The first time I entered a circle was with professional women – each of a different background, industry and rank as they shared their experiences, each one of them was different, but gave me profound insight and more empathy for what others were going through. It truly introduced me to a new leadership style- one that focused less on top-down, and involved empathy and seeking first to understand.
The second time I joined one was to make some big, complicated, and highly polarized decisions for a committee I was on. In this format, each person on the committee had equal time to share uninterrupted which emphasized that each person had the same value, despite communication style. In this circle, they shared their opinion, story or facts without being interrupted and by the end of the facilitated circle, we came away with an MDS that would not have been possible without the thoughtful art of circling and valuing all opinions.
For centuries we’ve seen the power of the circle, from King Arthur's court to Peacekeeping circles.
Circling is a way to gain insights into yourself, develop richer connections with those around you, relate to the world around you and make good decisions - FAST.
This is not therapy, (which aims to improve one’s psychological health and to reduce symptoms or destructive patterns and is practiced by licensed professionals). This is not coaching, (which is goal oriented and often focused in the future).
This is a dynamic group process that is skillfully facilitated, and where you can share what’s going on in life for you in that moment (like a check-in) without any judgement, comments, suggestions or tips. Unlike many of our relationships where people try to tell us what to do or “fix” the problem for us, this is conscious space with the full intention just to listen to you share, process and transform. And those listening/holding space get just as much out of it as they learn mindful communication skills and how to relate to others by empathetically listening and learning from new perspectives.
One person plays the part of facilitator, who kicks off the circle, keeps time and ensures that everyone is heard. The facilitator might set rules, such as the order and how long each person gets to answer.
There are many ways to host a circle and I’ve been through a few variations, but in most, the facilitator poses a reflective question to the group, and each person has the opportunity to share their answer knowing this is a highly confidential outlet for expression. When you share, no one else talks. The participants have the opportunity to not share if they wish. And after, no one is allowed to offer judgements, opinions on how to handle, tips or suggestions.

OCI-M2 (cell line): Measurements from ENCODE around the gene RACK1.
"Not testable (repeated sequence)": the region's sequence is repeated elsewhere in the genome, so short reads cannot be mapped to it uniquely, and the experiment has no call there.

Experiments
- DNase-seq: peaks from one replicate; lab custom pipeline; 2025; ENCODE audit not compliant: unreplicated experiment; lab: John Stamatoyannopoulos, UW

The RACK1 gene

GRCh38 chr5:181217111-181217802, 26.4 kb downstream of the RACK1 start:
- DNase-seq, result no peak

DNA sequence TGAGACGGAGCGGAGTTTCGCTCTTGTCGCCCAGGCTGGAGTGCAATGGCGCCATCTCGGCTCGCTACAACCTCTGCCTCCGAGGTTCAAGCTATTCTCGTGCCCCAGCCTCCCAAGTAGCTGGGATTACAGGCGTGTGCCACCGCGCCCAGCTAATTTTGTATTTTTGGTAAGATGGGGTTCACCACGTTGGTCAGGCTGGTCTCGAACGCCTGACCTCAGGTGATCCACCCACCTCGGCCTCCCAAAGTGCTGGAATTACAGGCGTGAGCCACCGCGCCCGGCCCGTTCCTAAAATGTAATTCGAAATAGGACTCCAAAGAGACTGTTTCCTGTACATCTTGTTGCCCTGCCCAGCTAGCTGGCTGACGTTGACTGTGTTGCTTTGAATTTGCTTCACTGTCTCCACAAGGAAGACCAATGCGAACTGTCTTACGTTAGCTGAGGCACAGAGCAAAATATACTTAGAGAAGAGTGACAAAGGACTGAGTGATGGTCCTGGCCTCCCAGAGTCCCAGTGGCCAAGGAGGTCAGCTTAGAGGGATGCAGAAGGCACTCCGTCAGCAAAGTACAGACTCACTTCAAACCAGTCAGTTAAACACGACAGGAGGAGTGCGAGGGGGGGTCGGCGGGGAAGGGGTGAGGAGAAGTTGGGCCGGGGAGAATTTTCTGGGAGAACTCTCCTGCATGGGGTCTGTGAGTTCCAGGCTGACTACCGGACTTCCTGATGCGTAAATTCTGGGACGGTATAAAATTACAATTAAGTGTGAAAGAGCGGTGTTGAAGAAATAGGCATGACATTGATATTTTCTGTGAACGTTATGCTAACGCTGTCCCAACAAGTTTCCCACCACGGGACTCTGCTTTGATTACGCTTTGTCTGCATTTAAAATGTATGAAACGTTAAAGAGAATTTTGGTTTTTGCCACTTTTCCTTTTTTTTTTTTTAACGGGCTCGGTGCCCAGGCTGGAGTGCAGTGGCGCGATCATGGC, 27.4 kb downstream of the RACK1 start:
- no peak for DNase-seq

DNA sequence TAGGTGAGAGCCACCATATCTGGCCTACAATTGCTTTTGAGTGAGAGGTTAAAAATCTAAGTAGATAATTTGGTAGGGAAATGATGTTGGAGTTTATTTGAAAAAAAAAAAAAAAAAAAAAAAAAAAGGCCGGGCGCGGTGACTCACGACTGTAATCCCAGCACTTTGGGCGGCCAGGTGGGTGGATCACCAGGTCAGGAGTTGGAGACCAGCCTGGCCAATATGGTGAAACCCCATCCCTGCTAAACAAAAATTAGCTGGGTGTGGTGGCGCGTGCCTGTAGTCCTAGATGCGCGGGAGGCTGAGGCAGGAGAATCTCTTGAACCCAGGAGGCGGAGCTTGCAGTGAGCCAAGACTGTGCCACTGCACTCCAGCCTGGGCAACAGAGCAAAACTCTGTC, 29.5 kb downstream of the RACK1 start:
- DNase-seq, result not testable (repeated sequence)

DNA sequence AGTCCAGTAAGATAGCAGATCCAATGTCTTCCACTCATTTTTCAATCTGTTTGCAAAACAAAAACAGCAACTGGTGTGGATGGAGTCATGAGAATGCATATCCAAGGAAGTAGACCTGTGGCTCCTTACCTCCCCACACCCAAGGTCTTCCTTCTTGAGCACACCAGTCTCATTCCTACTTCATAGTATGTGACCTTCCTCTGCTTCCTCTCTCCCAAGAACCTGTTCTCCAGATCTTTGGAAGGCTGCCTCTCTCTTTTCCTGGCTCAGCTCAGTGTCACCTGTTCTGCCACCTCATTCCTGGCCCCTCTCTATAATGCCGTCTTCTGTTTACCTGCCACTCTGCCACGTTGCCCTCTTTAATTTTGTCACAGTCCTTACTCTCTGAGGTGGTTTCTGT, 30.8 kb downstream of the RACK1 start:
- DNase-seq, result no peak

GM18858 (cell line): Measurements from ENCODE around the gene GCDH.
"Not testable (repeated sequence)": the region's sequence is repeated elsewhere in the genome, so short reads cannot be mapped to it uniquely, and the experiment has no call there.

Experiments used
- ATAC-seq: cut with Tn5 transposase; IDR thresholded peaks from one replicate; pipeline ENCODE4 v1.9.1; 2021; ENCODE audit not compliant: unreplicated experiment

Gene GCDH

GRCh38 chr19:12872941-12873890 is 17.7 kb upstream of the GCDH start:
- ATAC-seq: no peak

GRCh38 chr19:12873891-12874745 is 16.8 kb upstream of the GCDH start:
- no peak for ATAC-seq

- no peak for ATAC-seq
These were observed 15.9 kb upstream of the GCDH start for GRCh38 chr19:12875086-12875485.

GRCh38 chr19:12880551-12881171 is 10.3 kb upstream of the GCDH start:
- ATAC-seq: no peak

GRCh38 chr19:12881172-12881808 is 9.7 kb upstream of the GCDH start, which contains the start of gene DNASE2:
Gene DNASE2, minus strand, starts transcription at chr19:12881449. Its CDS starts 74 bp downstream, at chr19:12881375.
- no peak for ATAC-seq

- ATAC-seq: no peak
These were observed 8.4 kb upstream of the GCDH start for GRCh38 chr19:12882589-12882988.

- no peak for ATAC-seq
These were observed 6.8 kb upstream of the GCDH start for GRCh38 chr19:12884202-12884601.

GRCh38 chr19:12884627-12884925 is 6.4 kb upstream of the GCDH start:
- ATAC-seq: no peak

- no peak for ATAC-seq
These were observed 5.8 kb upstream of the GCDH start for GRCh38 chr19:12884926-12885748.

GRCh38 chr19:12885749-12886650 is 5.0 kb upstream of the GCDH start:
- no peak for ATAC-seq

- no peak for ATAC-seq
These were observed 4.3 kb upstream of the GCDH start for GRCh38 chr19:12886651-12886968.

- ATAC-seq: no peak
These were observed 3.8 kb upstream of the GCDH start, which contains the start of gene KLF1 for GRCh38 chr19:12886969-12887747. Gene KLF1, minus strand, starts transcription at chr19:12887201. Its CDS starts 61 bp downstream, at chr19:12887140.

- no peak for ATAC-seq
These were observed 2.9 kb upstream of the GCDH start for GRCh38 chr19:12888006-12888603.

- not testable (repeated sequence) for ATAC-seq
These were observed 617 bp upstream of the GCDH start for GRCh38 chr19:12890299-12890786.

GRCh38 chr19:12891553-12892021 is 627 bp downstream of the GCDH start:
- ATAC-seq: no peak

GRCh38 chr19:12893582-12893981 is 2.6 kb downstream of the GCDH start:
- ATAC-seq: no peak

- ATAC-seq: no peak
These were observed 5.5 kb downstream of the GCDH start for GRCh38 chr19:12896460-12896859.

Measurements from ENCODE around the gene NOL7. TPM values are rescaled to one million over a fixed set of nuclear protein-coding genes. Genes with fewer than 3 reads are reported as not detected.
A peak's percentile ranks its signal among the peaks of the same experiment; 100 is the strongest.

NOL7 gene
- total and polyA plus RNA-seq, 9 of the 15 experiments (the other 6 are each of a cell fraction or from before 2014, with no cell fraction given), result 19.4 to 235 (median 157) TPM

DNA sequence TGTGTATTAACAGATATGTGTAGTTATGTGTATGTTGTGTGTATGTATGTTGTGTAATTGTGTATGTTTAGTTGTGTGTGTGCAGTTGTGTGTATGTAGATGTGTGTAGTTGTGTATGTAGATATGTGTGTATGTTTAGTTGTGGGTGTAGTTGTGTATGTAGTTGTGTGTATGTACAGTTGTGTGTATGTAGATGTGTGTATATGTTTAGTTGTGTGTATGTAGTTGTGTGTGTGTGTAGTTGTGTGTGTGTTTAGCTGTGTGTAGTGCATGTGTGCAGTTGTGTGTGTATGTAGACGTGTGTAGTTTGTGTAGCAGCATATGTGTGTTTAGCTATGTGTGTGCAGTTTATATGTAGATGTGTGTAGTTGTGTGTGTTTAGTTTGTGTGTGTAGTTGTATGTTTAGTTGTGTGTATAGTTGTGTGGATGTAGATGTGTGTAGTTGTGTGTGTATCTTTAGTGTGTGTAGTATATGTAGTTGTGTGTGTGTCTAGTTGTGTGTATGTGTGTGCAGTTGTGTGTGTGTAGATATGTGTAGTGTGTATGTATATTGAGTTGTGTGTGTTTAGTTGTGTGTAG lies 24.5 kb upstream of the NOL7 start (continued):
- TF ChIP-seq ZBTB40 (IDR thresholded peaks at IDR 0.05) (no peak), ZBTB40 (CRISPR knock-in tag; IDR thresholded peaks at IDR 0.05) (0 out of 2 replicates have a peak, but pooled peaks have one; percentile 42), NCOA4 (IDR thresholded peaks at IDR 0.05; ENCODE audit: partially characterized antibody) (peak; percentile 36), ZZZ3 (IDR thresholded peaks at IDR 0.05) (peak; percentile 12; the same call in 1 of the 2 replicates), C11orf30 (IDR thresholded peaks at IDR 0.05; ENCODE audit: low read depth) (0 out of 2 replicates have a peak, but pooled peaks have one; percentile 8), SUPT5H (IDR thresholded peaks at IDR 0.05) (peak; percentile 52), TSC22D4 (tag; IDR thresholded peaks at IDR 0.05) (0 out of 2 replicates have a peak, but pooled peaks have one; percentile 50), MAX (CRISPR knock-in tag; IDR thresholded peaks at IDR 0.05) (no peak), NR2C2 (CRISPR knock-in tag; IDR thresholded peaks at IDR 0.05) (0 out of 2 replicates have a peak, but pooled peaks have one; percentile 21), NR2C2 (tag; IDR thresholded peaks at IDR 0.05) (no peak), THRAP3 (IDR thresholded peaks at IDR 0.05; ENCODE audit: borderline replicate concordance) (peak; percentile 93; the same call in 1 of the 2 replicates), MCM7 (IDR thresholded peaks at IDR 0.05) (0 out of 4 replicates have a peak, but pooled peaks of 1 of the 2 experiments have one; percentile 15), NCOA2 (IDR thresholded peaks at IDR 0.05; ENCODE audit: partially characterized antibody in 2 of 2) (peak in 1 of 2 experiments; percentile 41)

Why it’s so impactful:
1. Honesty: Circling will harness your ability to vulnerably express your thoughts and feelings as they arise, by helping you practice moment-to moment awareness.
In conversations people might ask, ‘How are you?’ and you respond with an autopilot ‘Great’. Meanwhile, your life is falling apart and you hate your job.
When you are given a space that fully accepts you and all your flaws (and non-filtered moments), time to be truly seen and heard, you will be shocked at the truth that comes out of your mouth. The truth and shadow parts you usually keep hidden effortlessly start spilling out-and that kind of honesty with yourself feels good. You will find yourself no longer wanting to operate on autopilot or even showcasing a “filtered perfect life” on social media.
2. Insights –blind-spots are the difference between how you think you show up and how you do. Either through sharing in a circle, listening and relating to others or during reflections, you wake up to the ways you’ve been blind, and become more self-aware. I call this the awakening of the “inner teacher”. The insights help you make changes in your life as a natural byproduct, rather than a battle.
This doesn’t mean you’ll be perfect or cured, but you will be more self-aware.
3. Connection. Embodying true presence when mindfully communicating, listening, and relating with others, you start to become aware of when you are not truly connecting with others. Because you will experience a different level of intimacy and connection from our touch-screen society, you’ll start to demand it outside of circles— from loved ones, to clients, to strangers on the street.
4. Relating. Through circling, you’ll learn the art of relating to someone else’s world in a way that has them feel seen, known and appreciated, perhaps more deeply than they ever have before. When people share their life’s challenges, experiences and circumstances, we exercise empathy as our mirror neurons fire. Soon, we begin to get a sense of what it’s like for others, even if we ourselves haven’t been through that experience.
The most impactful circles consist of 5-8 people and who make them up (demographically) can be determined by the goal of the circle. But for the most part, diverse groups make for healthy and thriving circles for growth.
For instance, having a person early on in their career in your group will remind everyone what it’s like to be at the start of their career – the challenges and hardships of a huge growth curve. Having someone more senior in the group shows everyone what it’s like to feel like you aren’t valuable anymore or maybe to have significant stress and responsibility. The circle benefits from inclusions of all races, ages, identified genders, etc.
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